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Ed Lee Remembered By Those Who Knew Him Best

His closest friends look back on the man who never thought he would be mayor. 

Ed Lee 


One day after the sudden, unexpected death of Mayor Ed Lee, San Francisco reached out to many of the people who knew him best: His former colleagues, his friends, and his critics. Here, they share their memories and reflections of their friend, mentor, boss, and leader.


Gordon Chin, founder, Chinatown Community Development Center
Ed was just a regular guy. When he had the heart attack, he was shopping at Safeway. This is the mayor of San Francisco! I don't think there are too many mayors in recent history that you would see actually grocery shopping with his family late at night.

Nathan Ballard, media strategist
We met 20 years ago, when he was at the Department of Public Works and I was at the City Attorney’s office. I never thought he was going to be mayor. He had no ego and was just focused on getting the job done.

David Ho, activist
When I first met him, he was probably making six figures with the city as the director of the Department of Public Works, but he always drive the same car, a Camry or something. When he opened his trunk, there was always junk in there. I swear, I thought he was a hoarder. Then I found out, he would see garbage and go pick shit up from the street. This is a true story, I’m not making this up. His wife would get mad at him, like why are you leaving garbage in your car? It smells. He would just laugh about it. He said, "You know, I’m a city worker too."

Jeff Adachi, San Francisco Public Defender
One time I saw him cleaning one of the medians, I think it was on Monterey Boulevard. I stopped my car and said, “Hey, Ed, what are you doing?” He said, “Someone’s gotta do it.” He was like the Wolf in Pulp Fiction. When there was a big mess, he would be called in to fix it.

Scott Wiener, California State Senator
Before he became mayor, I was campaigning for supervisor. Since he lived in Glen Park, he was my potential constituent. He was the city administrator at the time. I was knocking on doors one day as he was coming home from work. We didn’t know each other that well, but he was telling me about the rat infestation in the public staircase right near their house. That’s a very Ed Lee conversation—what are we going to do to fix the rat infestation?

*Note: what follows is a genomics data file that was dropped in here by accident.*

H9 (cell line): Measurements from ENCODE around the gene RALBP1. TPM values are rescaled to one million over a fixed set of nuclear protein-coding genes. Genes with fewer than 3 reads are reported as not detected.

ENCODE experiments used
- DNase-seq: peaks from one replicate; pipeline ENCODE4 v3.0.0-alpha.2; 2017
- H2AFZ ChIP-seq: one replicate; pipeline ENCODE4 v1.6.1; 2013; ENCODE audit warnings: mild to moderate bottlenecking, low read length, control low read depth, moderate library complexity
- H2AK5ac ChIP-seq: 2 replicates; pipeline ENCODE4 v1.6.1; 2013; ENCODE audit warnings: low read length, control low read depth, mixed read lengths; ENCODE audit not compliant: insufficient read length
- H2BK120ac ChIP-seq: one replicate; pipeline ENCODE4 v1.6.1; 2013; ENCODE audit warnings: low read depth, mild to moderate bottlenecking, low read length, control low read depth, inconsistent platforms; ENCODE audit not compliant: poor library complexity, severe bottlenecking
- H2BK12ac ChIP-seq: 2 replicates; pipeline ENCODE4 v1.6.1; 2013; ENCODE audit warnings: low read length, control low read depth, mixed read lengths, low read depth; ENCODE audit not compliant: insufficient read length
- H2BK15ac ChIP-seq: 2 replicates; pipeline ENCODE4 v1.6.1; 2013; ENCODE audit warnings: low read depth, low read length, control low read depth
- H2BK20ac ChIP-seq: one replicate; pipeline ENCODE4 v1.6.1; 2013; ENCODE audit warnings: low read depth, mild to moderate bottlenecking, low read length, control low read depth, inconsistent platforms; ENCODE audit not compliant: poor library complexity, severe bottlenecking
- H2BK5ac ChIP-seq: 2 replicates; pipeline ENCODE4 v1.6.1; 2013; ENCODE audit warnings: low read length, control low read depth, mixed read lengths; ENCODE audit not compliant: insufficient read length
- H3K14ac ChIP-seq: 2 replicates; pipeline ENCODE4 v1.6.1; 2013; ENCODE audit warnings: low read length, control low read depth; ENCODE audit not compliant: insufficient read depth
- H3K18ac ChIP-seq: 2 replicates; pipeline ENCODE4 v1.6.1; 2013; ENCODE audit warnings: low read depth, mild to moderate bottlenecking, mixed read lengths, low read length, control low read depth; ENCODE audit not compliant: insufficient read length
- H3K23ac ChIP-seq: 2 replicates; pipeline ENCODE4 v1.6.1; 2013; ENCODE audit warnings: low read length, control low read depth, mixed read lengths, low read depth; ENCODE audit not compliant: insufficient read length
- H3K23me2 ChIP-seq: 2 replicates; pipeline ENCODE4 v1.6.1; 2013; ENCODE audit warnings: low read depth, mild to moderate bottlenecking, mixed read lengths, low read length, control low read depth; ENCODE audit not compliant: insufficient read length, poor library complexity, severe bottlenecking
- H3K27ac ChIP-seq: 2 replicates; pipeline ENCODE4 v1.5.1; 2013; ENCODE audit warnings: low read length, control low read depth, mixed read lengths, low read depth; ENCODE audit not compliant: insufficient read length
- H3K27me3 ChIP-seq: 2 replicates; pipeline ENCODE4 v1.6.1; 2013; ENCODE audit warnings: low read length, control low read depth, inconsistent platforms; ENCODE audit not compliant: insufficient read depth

In 2008, for reasons that don’t merit going into today, Mayor Gavin Newsom decided not to go on a trip to China with Rose Pak. I was disappointed because I wasn’t going to get to go on that trip. I said to Ed, “too bad we aren’t going tomorrow,” and he said, “Oh, I’m going.” He stood out as someone who could effortlessly glide through the different factions in City Hall. That was when I first realized what a force of his own he was.

He had two careers, each of which spanned fifteen to twenty years. I believe that Ed never forgot some of the core values he had as an activist. Whether he was able to realize those core values as mayor is an open question.

Tony Winnicker, advisor
When he took office the city was in the midst of a great recession, there was double digit unemployment, people were writing articles about San Francisco is this boutique city of the past that people would come and visit. It wasn’t a financial center anymore. It wasn’t a manufacturing center. He lead the city out of the great recession and into a powerhouse, as the center of tech and innovation.

Rev. Norman Fong, executive director, Chinatown Community Development Center
The big case was when he appointed another candidate to replace David Chiu, who was the first Chinese district supervisor to represent us. We thought he’d appoint another Chinese person. It didn’t happen and that’s when Rose Pak and Gordon Chin and everybody got very disappointed in him. He had to do it for a reason and he never told me, he just said, “It’s water under the bridge.” In spite of all that he was still our guy.

Mayor Lee and I took office within a few days of each other in January 2011. When we took office the city barely had started to come out of the recession, unemployment was pushing 10 percent. We had a huge budget deficit, so the focus was on jobs and getting people back to work. Pretty quickly, we succeeded. We got a lot of jobs in the city but didn’t have enough housing. I think what he’ll be remembered for is presiding over a city in transition.